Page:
Director, photographer, and fashion model Ellen von Unwerth has been a key contributor to the Duran Duran story starting with the Liberty artwork in 1990. Her work as director on the “Electric Barbarella” video might have caused some ripples but the video is undeniably beautiful with an intoxicating use of color. While some might find the entire premise of the video steeped in toxic masculinity, the same could be said of “Girls On Film”. While intent is a slippery concept to nail down, I always found both videos clever in how they dismantle the power of the male gaze. In both videos, the male protagonists are either left unsatisfied – or dead.
When Duran Duran experienced a resurgence with the wedding album, MTV was less entwined in my daily routine and YouTube was still on the horizon. I caught enough of the music channel to see the hit singles plenty of times and I found “Too Much Information” a brilliant clip even if it faded off the radar fairly quickly. I’m faintly aware of “Breath After Breath” having a video and, after watching it tonight, faintly aware is all I need to be of it’s existence. Never a fan of the song, the video gives off some Rusted Root “Send Me On My Way” vibes and it never jelled with my taste.
Digging a little deeper, however, I realized that I had never watched the video for “Femme Fatale”. Hard to believe that the Daily Duranie intern hasn’t seen all the videos, right? I think there is one other I haven’t watched entirely yet but I’ll save that for another day. Directed by von Unwerth, I was instantly entranced by the video for “Femme Fatale” and I actually found myself a lot more excited about how that cover came off. The Velvet Underground are so unique in what they did and how they presented it that I’m typically cynical of any attempts to cover. Hell, half of my Velvet Rebel moniker was inspired by the band so I have strong feelings on them.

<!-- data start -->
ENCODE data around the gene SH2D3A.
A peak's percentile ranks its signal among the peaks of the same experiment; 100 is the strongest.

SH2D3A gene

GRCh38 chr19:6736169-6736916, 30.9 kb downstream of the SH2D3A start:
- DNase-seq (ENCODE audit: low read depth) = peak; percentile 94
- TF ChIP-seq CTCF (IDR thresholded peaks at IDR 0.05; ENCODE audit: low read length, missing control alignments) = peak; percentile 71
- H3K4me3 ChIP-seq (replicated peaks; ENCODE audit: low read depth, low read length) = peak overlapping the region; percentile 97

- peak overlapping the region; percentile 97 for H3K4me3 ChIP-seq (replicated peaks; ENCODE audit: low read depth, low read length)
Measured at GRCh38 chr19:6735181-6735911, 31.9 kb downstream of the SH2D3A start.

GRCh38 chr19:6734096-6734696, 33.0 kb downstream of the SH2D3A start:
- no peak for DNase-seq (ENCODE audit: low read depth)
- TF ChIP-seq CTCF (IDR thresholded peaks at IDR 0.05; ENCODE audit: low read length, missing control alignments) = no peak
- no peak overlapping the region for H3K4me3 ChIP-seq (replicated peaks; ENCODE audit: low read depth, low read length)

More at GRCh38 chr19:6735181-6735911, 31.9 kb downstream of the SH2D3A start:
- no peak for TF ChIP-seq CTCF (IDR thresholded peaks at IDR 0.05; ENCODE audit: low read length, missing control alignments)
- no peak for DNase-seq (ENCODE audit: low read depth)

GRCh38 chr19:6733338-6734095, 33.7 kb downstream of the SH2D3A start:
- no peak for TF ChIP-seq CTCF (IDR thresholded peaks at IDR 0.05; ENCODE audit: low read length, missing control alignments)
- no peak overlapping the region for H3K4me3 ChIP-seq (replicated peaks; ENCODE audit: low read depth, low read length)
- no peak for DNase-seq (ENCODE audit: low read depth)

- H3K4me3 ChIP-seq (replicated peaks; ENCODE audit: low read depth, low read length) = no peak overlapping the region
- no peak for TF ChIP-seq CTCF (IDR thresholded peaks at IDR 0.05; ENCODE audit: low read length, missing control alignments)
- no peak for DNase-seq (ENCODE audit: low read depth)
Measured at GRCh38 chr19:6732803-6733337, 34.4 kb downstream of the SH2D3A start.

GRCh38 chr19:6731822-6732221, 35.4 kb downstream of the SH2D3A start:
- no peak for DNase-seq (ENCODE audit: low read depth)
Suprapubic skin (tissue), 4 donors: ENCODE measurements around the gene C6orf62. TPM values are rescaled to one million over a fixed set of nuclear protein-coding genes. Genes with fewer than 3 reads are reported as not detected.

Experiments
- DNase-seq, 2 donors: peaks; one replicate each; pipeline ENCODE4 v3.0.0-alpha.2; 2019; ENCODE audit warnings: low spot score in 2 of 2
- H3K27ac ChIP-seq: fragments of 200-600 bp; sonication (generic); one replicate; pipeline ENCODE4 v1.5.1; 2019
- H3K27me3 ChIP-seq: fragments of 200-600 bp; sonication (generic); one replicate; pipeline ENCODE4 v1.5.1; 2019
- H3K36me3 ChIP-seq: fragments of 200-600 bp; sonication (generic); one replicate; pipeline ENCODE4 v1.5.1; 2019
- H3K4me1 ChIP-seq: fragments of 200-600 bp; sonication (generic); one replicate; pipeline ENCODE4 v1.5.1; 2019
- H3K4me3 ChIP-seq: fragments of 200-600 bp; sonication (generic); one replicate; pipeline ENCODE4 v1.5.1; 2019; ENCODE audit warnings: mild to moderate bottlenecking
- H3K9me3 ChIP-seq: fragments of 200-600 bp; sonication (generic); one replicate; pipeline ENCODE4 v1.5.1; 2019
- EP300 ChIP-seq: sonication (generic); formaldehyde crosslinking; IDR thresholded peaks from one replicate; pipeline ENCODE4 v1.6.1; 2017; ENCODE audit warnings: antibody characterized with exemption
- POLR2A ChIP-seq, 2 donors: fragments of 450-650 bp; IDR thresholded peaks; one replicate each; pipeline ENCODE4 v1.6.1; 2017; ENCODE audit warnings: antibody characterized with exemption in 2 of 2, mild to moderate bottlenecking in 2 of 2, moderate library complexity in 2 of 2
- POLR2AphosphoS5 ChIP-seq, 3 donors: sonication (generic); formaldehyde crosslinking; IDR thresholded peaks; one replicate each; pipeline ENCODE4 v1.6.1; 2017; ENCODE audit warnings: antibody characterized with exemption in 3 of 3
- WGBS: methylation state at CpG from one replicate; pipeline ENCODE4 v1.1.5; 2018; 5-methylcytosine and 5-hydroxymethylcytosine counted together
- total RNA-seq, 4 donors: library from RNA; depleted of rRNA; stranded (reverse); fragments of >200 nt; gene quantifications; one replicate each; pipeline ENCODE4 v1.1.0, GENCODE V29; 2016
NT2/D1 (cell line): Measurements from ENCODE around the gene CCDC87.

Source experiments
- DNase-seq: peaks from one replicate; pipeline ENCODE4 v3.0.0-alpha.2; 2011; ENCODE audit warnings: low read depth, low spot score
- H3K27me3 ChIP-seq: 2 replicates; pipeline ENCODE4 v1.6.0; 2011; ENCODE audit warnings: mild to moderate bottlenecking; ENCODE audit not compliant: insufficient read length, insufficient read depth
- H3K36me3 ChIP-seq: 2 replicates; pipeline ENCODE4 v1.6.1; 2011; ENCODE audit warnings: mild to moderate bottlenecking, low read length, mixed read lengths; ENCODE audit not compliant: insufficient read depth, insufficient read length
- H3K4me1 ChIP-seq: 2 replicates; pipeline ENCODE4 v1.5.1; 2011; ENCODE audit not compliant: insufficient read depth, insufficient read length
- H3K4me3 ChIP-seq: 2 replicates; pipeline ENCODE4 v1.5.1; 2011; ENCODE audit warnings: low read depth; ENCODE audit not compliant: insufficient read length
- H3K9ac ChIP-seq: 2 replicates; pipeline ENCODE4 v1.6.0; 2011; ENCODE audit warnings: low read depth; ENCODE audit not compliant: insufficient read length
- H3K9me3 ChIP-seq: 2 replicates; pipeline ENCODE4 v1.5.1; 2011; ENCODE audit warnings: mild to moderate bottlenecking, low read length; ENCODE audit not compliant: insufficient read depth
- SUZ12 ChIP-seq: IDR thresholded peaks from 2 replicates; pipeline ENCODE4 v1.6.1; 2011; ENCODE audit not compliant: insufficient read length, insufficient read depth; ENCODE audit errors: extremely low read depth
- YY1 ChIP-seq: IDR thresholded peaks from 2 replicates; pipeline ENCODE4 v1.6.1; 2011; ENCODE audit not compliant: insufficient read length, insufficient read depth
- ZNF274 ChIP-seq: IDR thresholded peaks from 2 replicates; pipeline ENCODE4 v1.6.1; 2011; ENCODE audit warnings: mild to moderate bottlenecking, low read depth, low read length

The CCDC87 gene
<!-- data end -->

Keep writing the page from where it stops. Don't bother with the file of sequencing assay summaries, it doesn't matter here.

Watching the video, however, I think von Unwerth’s own artistic style perfectly suits The Velvet Underground’s music and she situates Duran Duran within that context quite beautifully. The opening shots of the band driving are reminiscent of “The Chauffeur” but now the band is on their own. Do I over analyze the fact that Nick and Warren are riding in the back while Simon takes shotgun to John? Probably but that did seem to be how the band was situated at the time with their relationships.
Having photographed model Nine Brosh (see cover photo of this post), I assume that von Unwerth handled the casting of Brosh as the femme fatale and what a perfect decision it is. She manages to be both playful and mysterious in equal doses. At the end of the video, the way she tosses rose petals down on the lads reminds of what Sam Mendes later did in the film American Beauty. Is Brosh gleefully spreading the roses on the dead members of Duran Duran or are they merely asleep after such an intoxicating party? I guess we will never know but just like she arrived, the femme fatale fades back into the steamy streets of New York City and disappears into the night.
Knowing how fond Nick was of Andy Warhol, the decision to cover “Femme Fatale” makes perfect sense. Written about Edie Sedgwick, it is only one of many songs she inspired such as Dylan’s “Leopard-Skin Pill-Box Hat” and “Just Like A Woman”, The Cult’s “Edie (Ciao Baby)”, and one of my favorite songs ever, an album-track on Edie Brickell & the New Bohemian’s debut album titled “Little Miss S”. Having starred in several Warhol films, I’m guessing Nick had some admiration or fascination for Sedgwick which perhaps inspired the choice of song. Again, I’m just trying to connect dots and maybe none of them connect in the way I just imagined. Regardless, as a director and photographer, Ellen von Unwerth has brought some amazing visuals to Duran Duran’s story and I will be watching “Femme Fatale” a few more times tonight.